So finally my questions:

  1. Can I hook into async/await to use my own implementations instead of Task<T>?
  2. If that's not possible, can I use Task without anything that relates to "blocking" and "threads"?
  3. Any good reference what exactly happens when I write async and await?
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3 Answers 3

up vote 12 down vote accepted

I haven't 100% fully understand what it does under the hood - any good references?

Back when we were designing the feature Mads, Stephen and I wrote some articles at a variety of different levels for MSDN magazine. The links are here:

http://blogs.msdn.com/b/ericlippert/archive/2011/10/03/async-articles.aspx

Start with my article, then Mads's, then Stephen's.

It seems the auto-generated Task objects returned by an async function are completed immediately?

No, they are completed when the code in the method body returns or throws, same as any other code.

Can I hook into async/await to use my own implementations instead of Task<T>?

A method which contains an await must return void, Task or Task<T>. However, the expression that is awaited can return any type so long as you can call GetAwaiter() on it. That need not be a Task.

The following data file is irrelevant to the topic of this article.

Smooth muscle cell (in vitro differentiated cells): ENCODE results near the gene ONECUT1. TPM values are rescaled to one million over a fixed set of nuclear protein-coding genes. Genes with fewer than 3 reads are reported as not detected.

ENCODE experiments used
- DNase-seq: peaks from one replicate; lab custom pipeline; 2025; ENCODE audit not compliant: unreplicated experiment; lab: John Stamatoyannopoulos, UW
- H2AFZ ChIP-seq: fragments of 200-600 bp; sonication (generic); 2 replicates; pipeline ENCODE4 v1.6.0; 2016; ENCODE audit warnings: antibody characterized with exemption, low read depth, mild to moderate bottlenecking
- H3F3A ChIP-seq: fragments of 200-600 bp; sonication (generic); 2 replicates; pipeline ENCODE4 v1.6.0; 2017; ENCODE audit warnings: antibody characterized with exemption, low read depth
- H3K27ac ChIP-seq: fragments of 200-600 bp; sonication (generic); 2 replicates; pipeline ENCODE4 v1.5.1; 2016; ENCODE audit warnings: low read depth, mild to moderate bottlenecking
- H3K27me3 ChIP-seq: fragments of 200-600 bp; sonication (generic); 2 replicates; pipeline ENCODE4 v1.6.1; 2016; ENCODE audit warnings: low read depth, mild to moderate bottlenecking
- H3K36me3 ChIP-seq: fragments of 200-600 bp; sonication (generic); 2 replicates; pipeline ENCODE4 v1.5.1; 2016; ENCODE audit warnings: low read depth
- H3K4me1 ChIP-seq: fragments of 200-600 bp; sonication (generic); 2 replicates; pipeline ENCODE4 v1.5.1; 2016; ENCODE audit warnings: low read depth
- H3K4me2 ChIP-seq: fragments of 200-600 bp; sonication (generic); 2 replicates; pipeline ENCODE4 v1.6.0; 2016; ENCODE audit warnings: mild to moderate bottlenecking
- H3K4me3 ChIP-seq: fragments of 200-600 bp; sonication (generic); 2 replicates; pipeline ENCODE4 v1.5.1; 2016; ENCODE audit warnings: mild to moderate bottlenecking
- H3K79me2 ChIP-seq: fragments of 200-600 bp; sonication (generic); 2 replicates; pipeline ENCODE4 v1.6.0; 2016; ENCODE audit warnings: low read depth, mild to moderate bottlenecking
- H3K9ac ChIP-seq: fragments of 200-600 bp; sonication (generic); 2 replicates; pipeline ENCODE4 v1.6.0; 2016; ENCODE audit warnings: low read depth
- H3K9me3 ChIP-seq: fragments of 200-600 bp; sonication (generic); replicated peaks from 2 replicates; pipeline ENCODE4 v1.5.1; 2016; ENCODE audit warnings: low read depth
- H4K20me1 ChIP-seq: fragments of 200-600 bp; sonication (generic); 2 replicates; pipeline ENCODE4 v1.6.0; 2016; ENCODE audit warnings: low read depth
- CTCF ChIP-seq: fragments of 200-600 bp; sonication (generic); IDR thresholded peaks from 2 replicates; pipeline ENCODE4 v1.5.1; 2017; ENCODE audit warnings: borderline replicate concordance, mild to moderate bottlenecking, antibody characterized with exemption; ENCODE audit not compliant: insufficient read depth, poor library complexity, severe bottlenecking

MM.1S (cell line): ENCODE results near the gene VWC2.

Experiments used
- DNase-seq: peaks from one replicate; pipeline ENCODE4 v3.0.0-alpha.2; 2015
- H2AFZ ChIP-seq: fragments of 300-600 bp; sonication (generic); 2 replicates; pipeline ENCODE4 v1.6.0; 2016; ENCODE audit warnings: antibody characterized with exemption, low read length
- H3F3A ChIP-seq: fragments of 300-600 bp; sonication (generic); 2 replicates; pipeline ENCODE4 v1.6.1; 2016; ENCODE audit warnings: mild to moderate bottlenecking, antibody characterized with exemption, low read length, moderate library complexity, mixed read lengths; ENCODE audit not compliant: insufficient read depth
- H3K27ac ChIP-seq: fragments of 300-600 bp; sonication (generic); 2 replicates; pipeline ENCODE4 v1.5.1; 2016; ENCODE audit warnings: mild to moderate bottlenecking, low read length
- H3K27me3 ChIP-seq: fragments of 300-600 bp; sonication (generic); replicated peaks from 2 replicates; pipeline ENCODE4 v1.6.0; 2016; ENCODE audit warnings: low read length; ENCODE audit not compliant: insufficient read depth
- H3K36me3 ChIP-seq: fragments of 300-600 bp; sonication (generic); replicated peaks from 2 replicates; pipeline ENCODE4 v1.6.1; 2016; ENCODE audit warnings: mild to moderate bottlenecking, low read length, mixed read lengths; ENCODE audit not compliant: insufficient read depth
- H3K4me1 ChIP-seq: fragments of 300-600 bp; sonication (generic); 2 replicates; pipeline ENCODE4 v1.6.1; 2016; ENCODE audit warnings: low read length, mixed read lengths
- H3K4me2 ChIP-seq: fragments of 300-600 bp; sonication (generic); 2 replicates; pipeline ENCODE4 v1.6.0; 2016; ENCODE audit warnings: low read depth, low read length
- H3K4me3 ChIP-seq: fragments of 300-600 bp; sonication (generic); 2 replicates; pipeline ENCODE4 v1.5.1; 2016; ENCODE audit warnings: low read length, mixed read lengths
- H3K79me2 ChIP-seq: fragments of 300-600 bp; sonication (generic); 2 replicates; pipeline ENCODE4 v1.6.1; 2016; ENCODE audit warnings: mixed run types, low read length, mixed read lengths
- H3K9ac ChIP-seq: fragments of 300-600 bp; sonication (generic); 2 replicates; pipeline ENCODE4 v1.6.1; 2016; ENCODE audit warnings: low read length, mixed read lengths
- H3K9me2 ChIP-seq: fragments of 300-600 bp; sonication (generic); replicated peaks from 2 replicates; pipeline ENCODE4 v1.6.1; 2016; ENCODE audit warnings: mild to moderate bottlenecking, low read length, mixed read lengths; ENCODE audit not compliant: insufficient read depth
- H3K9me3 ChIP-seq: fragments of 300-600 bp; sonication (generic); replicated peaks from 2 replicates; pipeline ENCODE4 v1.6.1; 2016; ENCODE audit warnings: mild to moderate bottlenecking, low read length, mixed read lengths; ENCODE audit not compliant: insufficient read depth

If that's not possible, can I use Task without anything that relates to "blocking" and "threads"?

Absolutely. A Task just represents work that will complete in the future. Though that work is typically done on another thread, there is no requirement.

share|improve this answer
    
I accepted your answer, because after skimming through your documentation, blogs and tips (and also from Stephen Cleary's Nito.AsyncEx), I realized that I have much more to learn before trying to tinker around with an old-school and thread-static busy-loop-Update() architecture to get to a context-based task framework like TPL & Co. –  Imi Jun 3 '13 at 22:34

Can I hook into async/await to use my own implementations instead of Task?

Yes.

If that's not possible, can I use Task without anything that relates to "blocking" and "threads"?

Yes.

Any good reference what exactly happens when I write async and await?

Yes.

I would discourage you from asking yes/no questions. You probably don't just want yes/no answers.

async and await seem to want to use the Task - class which in turn seems to need real threads?

Nope, that's not true. A Task represents something that can be completed at some point in the future, possibly with a result. It's sometimes the result of some computation in another thread, but it doesn't need to be. It can be anything that is happening at some point in the future. For example, it could be the result of an IO operation.

Remote1.CallF1 returns a new Task with an empty Action as constructor parameter and remembers the returned task. When F1 is actually finished, it calls RunSynchronously() on the task to mark it as completed.

So what you're missing here is the TaskCompletionSource class. With that missing puzzle piece a lot should fit into place. You can create the TCS object, pass the Task from it's Task property around to...whomever, and then use the SetResult property to signal it's completion. Doing this doesn't result in the creation of any additional threads, or use the thread pool.